David Duchovny, Why Don’t You Love Me?

The Front Porch over at Scarritt-Bennett asked for more copies of A City of Ghosts, which is, of course, awesome. While I was there, feeling a little burnt out at the end of this long, hot, grouchy week, the woman I was talking to remarked about how it’s been a really nice thing for them, because it’s been selling steadily since October. People have responded really well to it.

And this gave me this feeling like… I don’t know, my heart leaped and broke at the same time.  People who stumble across that book like it. I’m a good enough writer that people who don’t know me, who see my book, like it enough to buy it. And so, yes, there was the feeling of “Ugh, I should have tried harder to shop this book to someone who could have at least gotten it into local bookstores.”

But I also had this feeling of “Then why is this part so hard?” I’m a good writer. Why can’t someone instantly love me by osmosis? I will sit here and they will sit there and magically learn of my book through vibes out in the Universe and call me up and be all “Not only will I publish your book, don’t you totally think Walter Goggins should play the Devil in the movie version?”

To which I say yes, I say yes.

Should Someone Go Explain Things to Representative Alexander?

You know, I’m kind of used to reading things about Tennessee politics that make my head cock to the side like a dog that hears a noise she can’t quite figure out. “Ba-roo?” I ask.

But this may be, honest to god, the most baffling thing I’ve read all day.

Here’s the background. Republicans put forth a bill allowing corporations to donate money directly to political campaigns. Representative Alexander (R-Jack Daniels, though he seems to not get that) voted for that bill. Governor Baby just yesterday signed it into law.

Let me repeat: thanks to Republicans, corporations can donate money directly to political campaigns.

Jack Daniels is a part of a multinational corporation. It is the only industry in Moore County, which Representative Alexander represents.

And Representative Alexander, bless his heart, is saying today, the day after the Governor signed the very bill into law that he voted for which lets corporations donate directly to political campaigns, that he wants to bring forth legislation to charge Jack Daniels a barrel tax, a tax no other distillery in the state would have to pay.

I can’t wait to see how this is going to go. Do you think the dudes at Jack Daniels just laughed when they read this or did they also go “Ba-roo?” I imagine it went “What? The? Fuck?” and then there was laughter. I mean, how much “fuck you” money do you think Brown-Forman has? Certainly enough to get someone other than Alexander elected. Shoot, certainly enough to throw some against every single person who dares even make positive noises in the direction of this bill.  Does Alexander not get this?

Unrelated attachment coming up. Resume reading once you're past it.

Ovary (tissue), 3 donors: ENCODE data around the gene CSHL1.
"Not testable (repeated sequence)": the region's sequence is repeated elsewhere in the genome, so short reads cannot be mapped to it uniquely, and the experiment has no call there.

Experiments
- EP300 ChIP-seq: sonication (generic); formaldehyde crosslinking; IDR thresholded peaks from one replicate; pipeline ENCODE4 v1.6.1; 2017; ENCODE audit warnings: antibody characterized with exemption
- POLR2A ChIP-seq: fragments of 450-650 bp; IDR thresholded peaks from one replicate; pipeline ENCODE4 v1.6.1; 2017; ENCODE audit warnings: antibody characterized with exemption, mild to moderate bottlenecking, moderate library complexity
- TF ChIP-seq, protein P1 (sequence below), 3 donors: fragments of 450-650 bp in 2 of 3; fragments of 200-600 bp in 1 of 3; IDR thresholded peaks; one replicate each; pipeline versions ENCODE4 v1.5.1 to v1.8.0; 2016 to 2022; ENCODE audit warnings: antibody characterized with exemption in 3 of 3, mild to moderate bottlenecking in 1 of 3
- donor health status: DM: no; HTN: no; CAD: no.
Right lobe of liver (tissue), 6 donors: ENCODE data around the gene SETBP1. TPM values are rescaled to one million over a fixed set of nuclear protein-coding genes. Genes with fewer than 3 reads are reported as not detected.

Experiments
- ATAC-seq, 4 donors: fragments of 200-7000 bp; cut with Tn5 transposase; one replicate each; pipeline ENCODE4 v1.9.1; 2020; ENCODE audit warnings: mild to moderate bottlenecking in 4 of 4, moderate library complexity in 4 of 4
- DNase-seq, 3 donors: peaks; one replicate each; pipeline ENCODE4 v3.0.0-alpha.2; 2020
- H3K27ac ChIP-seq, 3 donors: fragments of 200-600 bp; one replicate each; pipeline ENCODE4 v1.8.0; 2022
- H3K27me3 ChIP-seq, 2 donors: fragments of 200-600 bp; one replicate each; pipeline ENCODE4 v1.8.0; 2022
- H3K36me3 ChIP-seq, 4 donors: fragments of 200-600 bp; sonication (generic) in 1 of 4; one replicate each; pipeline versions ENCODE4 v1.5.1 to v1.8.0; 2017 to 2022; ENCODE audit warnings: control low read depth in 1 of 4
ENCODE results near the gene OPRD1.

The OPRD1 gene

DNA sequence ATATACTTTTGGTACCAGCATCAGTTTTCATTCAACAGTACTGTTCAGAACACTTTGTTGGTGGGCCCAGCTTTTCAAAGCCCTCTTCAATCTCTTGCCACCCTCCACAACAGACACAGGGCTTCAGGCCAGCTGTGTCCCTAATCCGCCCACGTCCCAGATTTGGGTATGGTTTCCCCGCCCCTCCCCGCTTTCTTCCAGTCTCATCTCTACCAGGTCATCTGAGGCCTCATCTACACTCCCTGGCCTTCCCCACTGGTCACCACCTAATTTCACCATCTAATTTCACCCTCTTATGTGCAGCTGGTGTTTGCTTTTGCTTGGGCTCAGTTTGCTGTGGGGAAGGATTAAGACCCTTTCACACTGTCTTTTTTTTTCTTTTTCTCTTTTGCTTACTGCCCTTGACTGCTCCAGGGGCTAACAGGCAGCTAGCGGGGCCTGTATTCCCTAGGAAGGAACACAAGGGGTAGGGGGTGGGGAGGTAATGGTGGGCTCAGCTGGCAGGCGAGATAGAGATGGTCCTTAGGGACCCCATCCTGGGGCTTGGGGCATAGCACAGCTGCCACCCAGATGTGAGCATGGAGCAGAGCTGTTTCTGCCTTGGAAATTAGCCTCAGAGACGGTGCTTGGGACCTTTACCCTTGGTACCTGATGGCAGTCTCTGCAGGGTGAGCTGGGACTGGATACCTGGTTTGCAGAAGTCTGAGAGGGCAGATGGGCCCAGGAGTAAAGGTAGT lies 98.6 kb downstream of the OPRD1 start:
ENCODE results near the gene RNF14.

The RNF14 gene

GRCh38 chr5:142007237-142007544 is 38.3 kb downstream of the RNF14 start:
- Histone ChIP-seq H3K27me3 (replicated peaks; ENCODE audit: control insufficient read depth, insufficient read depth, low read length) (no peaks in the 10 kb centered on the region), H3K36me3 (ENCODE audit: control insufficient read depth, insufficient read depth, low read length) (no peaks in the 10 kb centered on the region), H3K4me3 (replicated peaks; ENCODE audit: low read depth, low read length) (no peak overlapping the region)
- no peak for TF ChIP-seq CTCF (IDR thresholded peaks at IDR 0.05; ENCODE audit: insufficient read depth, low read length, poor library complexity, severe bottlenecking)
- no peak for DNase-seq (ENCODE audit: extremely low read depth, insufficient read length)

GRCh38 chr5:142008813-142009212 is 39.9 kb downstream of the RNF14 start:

Are Republicans who’ve been around the block a time or two purposefully letting newbie Republicans fuck up this bad? Is there not a mentoring program or something?

I don’t know. It’s strange.

An Open Letter to Jonathan Franzen

Dear Jonathan Franzen,

Sure, I would like to read your New York Times piece all about the hollow emptiness of today’s consumer culture. I mean, if I don’t read it, how will I ever know if it contains any awkward mentions of David Foster Wallace? How will I see whether you try to carry this fairytale about commerce stealing weddings away from love all the way through your piece? I wanted to sip on my Diet Coke and laugh at your big man brain pretending like marriage has a long history of being about love that this darned old modern age stole from us.

But alas, I cannot, because the New York Times is attempting to commodify your writing about your feelings about love. I hope you write a long article about that in which you overlook that the New York Times has always been about the commodification of writing about people’s feelings on a lot of things.

That will be deeply funny to me.



It’s all in the eyes

Whew, doggie, too bad for y’all there’s no video of my attempt to walk the dog this morning. I was like a drunken sailor. The deal with the drops is that you put them in and then wait at least twenty minutes before you put your contacts in.

Perfect, I thought. I’ll throw my glasses on and walk the dog and that will be thirty/thirty-five minutes.

I couldn’t even get out of the back yard! Everything was curvy and not where my brain expected it. So, instead, I hooked up the hose and watered the garden, since apparently, we’re not going to have any rain.

But by the time I got done watering the garden, of course my eyes were used to the glasses, so when I put in my contacts, I felt off-kilter in the other direction.

I still think that’s going to be the right plan, though. Get up, put in drops, walk the dog, put in contacts.

I noticed the morning glories are up. I’m excited about that. I’ve been too nervous to look at my white sage. It was so big in the little containers, but it looked so tiny when I put it in the ground. But I bet it’s digging this heat. Unlike me. Ha ha ha.